“You invade Bahrain. We take out Muammar Gaddafi in Libya. This, in short, is the essence of a deal struck between the Barack Obama administration and the House of Saud. Two diplomatic sources at the United Nations independently confirmed that Washington, via Secretary of State Hillary Clinton, gave the go-ahead for Saudi Arabia to invade Bahrain and crush the pro-democracy movement in their neighbor in exchange for a “yes” vote by the Arab League for a no-fly zone over Libya — the main rationale that led to United Nations Security Council resolution 1973.” — ‘The US-Saudi Libya Deal‘ by Pepe Escobar, MRZine, 3 April, 2011

I rarely, if ever issue exhortations to my readers, it’s not for me to tell you what to do but do you really intend to stand by and let your governments wage war on the planet and do it all in your name? In the space of a few, short weeks, the Empire has launched not one but two wars of aggression against sovereign states neither of which have done anything to threaten the ‘international community’ in any way.

A gaggle of the world’s most powerful, militarized states led by the US, UK, France and Canada are busy pulverizing countries around the planet, with the Ivory Coast being the latest addition to the orgy of destruction being carried out in the name of ‘humanitarian intervention’. This is ‘gunboat diplomacy’ in the era of the global, corporate/state stranglehold on the media. It makes the amateur airbrushing that went on at Pravda, look- well amateur.

How has this dire situation come to pass? It looks more like 1811 than 2011. Yet it’s a fact that the UK has been conducting wars pretty much without a break for over 600 hundred years and the endless wars of imperial/colonial aggression have supplied the wealth that subsidizes the imperial working classes and keeps us all in our place. Well anyway that’s the theory and it seems to have worked quite well, until now that is.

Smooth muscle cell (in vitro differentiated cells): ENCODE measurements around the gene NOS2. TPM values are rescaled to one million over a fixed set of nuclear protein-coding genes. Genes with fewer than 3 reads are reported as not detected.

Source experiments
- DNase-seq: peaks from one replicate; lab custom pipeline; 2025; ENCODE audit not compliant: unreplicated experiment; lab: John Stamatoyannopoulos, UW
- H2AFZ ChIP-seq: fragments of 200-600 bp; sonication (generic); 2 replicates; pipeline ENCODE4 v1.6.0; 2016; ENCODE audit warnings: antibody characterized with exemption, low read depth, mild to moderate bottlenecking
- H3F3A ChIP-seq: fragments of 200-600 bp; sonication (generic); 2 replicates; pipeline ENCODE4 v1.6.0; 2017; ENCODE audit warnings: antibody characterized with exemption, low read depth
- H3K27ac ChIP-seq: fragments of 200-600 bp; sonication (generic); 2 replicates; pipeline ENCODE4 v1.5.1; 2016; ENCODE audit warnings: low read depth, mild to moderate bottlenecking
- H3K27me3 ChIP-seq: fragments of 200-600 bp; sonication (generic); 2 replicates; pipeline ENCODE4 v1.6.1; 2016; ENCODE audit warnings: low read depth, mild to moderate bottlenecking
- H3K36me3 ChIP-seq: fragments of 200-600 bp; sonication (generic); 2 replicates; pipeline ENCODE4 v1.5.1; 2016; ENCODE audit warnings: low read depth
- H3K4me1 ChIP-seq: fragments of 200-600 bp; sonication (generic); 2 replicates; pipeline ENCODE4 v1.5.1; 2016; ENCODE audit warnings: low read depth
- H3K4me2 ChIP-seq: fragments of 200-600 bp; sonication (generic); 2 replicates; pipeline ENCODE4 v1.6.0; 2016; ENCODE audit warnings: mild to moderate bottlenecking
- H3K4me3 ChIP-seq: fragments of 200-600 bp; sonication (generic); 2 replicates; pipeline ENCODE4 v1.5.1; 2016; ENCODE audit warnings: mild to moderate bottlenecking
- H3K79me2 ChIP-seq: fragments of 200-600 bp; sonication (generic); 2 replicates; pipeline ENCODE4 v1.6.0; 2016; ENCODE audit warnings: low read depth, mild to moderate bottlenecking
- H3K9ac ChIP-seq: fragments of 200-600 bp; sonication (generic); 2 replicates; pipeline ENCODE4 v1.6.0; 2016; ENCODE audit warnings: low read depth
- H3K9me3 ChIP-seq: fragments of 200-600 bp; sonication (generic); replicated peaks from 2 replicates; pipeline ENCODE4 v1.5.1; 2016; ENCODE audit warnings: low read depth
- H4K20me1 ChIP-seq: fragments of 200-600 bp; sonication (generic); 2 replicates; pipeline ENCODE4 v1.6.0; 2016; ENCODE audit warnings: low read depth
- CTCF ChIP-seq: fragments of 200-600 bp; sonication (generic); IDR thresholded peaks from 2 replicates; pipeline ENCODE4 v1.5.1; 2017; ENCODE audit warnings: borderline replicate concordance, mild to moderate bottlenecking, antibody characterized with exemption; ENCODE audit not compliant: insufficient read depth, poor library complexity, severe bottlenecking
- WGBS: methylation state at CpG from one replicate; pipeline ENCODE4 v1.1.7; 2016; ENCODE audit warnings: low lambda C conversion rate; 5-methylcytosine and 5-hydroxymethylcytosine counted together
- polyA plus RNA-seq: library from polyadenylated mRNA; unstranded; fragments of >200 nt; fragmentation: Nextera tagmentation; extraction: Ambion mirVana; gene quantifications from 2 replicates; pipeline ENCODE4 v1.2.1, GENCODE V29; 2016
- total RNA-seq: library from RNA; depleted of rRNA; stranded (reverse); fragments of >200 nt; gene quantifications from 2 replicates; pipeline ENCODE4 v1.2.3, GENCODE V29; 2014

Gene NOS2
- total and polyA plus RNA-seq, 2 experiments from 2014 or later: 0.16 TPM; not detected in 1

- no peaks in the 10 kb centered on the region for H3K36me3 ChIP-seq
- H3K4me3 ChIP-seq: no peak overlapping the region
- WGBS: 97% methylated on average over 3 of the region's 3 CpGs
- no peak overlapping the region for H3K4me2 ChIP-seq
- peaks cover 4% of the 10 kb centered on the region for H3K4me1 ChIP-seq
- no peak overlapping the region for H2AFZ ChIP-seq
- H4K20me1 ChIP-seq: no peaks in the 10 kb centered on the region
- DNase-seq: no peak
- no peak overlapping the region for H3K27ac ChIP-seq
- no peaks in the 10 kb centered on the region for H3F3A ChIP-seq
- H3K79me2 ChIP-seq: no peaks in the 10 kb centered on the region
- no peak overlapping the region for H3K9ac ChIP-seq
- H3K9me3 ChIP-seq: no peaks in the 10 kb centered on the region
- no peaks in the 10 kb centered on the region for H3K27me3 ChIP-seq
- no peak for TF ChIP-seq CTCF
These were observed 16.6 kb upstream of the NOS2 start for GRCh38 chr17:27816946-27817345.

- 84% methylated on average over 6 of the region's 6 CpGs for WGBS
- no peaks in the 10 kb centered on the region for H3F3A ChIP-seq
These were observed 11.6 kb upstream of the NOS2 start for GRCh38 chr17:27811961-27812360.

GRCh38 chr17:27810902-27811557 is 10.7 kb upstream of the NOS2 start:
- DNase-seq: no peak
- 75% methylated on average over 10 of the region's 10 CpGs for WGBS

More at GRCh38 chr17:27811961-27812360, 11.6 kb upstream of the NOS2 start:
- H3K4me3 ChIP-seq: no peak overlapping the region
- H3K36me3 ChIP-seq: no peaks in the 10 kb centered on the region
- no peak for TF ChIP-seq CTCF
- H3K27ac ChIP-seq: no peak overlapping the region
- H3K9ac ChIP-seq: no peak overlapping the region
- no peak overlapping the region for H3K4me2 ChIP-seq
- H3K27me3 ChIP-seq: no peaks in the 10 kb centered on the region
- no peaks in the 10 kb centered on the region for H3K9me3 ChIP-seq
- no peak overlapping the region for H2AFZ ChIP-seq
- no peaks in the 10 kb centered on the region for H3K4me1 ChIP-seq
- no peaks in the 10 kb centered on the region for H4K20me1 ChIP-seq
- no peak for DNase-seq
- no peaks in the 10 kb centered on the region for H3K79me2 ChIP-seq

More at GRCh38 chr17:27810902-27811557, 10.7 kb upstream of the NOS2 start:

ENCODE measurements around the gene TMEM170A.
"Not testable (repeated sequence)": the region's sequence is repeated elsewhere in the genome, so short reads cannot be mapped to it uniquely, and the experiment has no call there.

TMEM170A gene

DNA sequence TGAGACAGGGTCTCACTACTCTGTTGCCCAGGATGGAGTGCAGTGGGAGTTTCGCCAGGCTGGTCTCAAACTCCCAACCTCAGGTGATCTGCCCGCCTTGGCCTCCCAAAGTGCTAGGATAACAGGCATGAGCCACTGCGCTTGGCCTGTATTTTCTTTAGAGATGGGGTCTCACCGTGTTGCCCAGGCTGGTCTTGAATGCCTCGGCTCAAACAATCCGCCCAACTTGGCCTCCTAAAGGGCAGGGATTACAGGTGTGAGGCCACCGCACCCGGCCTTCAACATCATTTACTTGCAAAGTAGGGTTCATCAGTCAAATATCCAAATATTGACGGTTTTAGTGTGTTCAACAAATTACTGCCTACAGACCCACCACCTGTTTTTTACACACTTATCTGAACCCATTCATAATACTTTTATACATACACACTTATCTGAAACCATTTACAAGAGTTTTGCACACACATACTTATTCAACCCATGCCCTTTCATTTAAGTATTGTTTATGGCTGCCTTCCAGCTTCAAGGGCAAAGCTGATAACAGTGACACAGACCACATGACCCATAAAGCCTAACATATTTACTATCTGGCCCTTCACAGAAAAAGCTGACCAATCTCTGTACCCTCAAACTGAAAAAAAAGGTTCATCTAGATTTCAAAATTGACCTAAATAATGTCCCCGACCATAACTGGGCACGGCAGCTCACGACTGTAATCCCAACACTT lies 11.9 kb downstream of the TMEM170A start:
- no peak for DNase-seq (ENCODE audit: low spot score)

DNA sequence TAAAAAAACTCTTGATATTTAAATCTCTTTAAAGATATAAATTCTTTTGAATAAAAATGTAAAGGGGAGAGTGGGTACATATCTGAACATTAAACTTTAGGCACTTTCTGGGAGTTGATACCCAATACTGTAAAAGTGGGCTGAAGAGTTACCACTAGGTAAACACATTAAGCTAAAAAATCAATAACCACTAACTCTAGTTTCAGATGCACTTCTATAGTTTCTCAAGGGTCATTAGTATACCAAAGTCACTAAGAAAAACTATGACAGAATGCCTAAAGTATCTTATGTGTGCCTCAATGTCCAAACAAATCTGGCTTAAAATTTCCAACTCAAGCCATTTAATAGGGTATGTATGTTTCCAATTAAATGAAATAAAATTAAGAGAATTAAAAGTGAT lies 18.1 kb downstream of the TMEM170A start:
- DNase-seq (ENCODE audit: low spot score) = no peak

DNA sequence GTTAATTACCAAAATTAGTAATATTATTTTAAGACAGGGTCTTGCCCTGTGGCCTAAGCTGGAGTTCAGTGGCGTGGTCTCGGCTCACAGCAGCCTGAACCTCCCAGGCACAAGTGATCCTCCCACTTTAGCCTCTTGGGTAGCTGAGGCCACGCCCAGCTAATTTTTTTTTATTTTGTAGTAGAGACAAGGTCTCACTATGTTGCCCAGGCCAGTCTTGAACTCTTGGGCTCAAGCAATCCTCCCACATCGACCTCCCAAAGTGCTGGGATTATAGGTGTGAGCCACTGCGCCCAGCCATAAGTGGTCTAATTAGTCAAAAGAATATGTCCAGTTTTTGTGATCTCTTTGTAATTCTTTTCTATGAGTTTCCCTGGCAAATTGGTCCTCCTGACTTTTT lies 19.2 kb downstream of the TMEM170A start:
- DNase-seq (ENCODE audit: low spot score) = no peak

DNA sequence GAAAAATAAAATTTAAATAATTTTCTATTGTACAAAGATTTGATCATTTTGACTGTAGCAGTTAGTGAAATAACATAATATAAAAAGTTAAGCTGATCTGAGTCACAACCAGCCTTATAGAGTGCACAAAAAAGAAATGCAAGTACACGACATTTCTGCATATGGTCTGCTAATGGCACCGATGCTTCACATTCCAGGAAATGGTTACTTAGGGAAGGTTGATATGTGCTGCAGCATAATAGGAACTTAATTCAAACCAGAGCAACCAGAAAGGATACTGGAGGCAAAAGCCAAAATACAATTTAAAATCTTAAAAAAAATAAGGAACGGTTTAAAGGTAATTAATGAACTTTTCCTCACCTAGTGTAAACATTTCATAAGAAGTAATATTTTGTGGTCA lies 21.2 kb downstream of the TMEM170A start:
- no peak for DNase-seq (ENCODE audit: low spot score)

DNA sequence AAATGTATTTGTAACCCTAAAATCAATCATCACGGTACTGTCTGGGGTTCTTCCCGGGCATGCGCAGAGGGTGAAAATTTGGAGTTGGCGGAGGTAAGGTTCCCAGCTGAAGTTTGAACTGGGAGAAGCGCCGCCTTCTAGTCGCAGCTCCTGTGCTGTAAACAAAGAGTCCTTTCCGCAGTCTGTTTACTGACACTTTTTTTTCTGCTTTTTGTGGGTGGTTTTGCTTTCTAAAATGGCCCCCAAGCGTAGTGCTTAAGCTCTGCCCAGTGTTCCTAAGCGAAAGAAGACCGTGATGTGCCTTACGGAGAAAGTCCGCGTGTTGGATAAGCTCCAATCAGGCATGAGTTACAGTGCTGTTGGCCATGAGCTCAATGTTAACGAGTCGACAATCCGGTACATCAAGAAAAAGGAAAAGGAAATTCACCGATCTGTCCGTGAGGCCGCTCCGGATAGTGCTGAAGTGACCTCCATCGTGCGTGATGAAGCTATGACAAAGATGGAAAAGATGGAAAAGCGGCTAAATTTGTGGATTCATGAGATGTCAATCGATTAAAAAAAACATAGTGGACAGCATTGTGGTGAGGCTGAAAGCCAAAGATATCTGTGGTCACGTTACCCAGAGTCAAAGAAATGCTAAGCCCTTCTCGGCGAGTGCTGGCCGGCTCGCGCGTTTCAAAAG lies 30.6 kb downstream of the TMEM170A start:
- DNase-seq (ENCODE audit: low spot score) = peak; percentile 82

This is a thought to ponder: Following the end of WWII and in spite of the Cold War already set in motion, the second, ‘war to end all wars’ brought us to the brink of an entire wave of revolutions. Revolutions that were for the most part stopped– by Western intervention. This was true of France and Italy where both were on the verge of electing Communist governments. Enter the CIA, OSS, SAS, MI5…

Elsewhere, the Empire fought vicious wars against ‘communist rebels’ and ‘terrorists’ in Greece, Malaya, Kenya, Yemen, Cyprus, Vietnam, Iran, Burma, the Phillipines, Algeria… the list is a long one. It fact, with a few exceptions, most countries in the world have experienced being ‘civilized’ (if not ‘democratized’) by the West in one form or another.

The Brits were good at doing ‘behind the scenes engineering’ for example, Nigeria, or more benignly Zambia comes to mind, but then there was much less at stake in Zambia. Nigeria was viewed as the real potential powerhouse of Africa (and by the Nigerians themselves). Thus it was vital to make sure that ‘independence’ worked out entirely in Britain’s favour, so they rigged the elections and made sure nobody back home knew what was going on.